CNBC's Kayla Tausche reports Wells Fargo is being sued for fraud and taking advantage of customers.» Read More
If the broader market continues to take its cue from the financials, investors have a good deal more information by which to judge the health of the banking system after Citigroup, JPMorgan and Goldman Sachs reported results this week and Wells Fargo's detail-light pre-announcement last week. Or do they?
For big banks like Citigroup, the first quarter of 2009 may turn out to be the best of the year.
Plus, a look at the positive effect that Washington has had on the banks.
Byron Wien, Pequot Capital chief investment strategist, offered CNBC his expert market insights and outlook for the economy.
Goldman Sachs priced its stock offering at $123 per share, or 5.5 percent below its Monday closing price. The sale garnered some 50 percent of Goldman's TARP loan. What does this mean for the financial giant?
On the heels of better than expected earnings from Citi and BB&T most banks are trading on the upside today. Following upside surprises from JP Morgan, Goldman Sachs, and Wells Fargo, bank stocks are again posting gains for the week.
Early morning earnings reports from Citigroup and General Electric, and an update on GM's restructuring, are the key hurdles for stocks Friday.
The financials have rallied 35% in the past month on upside surprises. But how much longer can banks continue to wow the Street?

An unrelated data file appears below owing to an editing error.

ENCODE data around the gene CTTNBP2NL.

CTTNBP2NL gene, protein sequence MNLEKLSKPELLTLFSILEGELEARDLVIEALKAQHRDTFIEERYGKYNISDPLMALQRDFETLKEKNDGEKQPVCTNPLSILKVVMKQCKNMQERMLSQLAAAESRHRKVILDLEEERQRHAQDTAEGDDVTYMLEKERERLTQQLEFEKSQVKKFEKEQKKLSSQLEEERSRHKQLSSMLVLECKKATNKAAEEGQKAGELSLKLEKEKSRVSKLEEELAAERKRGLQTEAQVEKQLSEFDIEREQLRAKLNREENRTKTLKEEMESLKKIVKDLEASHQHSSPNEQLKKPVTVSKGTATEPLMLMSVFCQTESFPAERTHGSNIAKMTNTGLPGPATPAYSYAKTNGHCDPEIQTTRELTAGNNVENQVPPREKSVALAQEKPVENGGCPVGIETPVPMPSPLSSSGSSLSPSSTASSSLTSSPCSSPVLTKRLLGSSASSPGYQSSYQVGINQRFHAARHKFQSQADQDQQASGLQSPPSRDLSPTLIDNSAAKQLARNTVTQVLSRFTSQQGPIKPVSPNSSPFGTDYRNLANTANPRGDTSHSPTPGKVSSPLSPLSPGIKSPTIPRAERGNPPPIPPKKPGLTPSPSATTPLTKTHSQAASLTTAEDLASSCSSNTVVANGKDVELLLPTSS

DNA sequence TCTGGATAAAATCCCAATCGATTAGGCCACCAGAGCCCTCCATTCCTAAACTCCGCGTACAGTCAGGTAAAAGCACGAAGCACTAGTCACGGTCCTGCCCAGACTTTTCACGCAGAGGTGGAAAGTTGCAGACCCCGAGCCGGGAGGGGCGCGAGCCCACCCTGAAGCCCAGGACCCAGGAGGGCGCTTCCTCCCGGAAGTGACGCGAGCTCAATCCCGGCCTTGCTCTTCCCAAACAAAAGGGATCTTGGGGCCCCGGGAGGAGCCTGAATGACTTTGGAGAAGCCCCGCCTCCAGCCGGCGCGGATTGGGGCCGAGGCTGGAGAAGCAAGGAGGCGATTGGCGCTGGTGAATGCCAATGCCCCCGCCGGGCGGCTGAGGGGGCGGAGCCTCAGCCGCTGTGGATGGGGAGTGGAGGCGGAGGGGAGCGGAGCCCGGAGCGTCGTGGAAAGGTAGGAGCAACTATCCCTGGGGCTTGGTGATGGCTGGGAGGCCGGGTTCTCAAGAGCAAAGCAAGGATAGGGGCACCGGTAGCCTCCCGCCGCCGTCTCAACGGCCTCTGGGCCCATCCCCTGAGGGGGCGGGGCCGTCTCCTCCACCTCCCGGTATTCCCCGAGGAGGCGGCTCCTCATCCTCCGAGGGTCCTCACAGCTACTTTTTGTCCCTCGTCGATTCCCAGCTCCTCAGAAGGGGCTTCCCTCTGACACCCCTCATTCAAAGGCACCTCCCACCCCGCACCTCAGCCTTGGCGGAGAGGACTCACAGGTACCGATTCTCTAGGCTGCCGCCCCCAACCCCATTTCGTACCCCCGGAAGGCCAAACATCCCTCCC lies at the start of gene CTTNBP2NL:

Stocks climbed on Thursday with technology the star of the day largely due to optimistic comments from Nokia.
After good news from Goldman Sachs and Wells Fargo, should you buy the financials? Jon Fisher, portfolio manager at Fifth Third Asset Management, offered CNBC his outlook for bank stocks.
Around lunchtime the bulls were whispering about Google’s quarterly results, which come out after the bell, and what they’d reveal. There’s cautious optimism in the sector...
Housing starts were below expectations, but futures still rose as some are saying jobless claims were not as bad as expected.
Gold was on the rise Thursday as investors climb back into safe haven stocks amid the economic uncertainty. Experts tell CNBC the precious metal may retest $1,000.
It should come as no surprise to anyone, given that the banks, Fannie and Freddie and several states had foreclosure moratoria that recently expired. Everyone was waiting to see the Obama plan for troubled loans, and once the Making Homes Affordable plan was set in motion, the moratoria were mostly lifted. Of course it begs the question, how exactly are those Obamamods doing?
Don’t look now, but those battered banks may just survive after all—if only our federal government would let them get out of jail.
Some of the largest mortgage companies in the US are stepping up foreclosures on delinquent homeowners, and will likely lead to more Americans losing their homes, the Wall Street Journal reported Wednesday.
The Obama administration is drawing up plans to disclose conditions of the 19 biggest banks in the country, according to senior administration officials.
Global stocks were down Wednesday, weighed down by grim economic data and tech results from Infosys and ASML. Experts tell CNBC they see long-term potential in commodities and agriculture stocks, but not much in airline stocks.
Following are the day’s biggest winners and losers. Find out why shares of Blackstone and Lazard popped while Morgan Stanley and Best Buy dropped.
Stocks ended near their session lows Tuesday after a report showed retail sales unexpectedly dropped in March and as worries about banks simmered ahead of some key earnings.